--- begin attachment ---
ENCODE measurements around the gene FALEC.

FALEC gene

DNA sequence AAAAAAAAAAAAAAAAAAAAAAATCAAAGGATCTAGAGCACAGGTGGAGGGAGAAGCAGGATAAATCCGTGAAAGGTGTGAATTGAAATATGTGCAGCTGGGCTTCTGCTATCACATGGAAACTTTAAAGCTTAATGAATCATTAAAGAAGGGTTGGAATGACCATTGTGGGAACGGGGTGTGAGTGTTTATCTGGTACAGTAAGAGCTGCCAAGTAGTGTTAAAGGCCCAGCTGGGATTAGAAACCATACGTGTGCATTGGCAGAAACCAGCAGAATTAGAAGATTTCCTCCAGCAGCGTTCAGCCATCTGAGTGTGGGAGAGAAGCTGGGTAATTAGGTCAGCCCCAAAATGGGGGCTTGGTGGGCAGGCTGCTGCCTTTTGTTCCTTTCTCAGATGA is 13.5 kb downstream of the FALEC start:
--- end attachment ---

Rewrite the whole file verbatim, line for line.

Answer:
ENCODE measurements around the gene FALEC.

FALEC gene

DNA sequence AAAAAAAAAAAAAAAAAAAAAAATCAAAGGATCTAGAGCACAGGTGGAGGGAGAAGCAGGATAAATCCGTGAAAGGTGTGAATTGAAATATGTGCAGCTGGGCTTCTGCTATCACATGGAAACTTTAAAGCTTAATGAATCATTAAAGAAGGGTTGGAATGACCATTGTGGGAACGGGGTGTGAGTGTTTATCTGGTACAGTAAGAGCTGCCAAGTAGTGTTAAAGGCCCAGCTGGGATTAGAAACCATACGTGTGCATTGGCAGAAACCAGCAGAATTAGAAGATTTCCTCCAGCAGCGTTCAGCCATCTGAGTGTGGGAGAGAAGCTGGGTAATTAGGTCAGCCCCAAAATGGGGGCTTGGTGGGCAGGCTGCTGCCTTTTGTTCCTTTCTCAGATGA is 13.5 kb downstream of the FALEC start: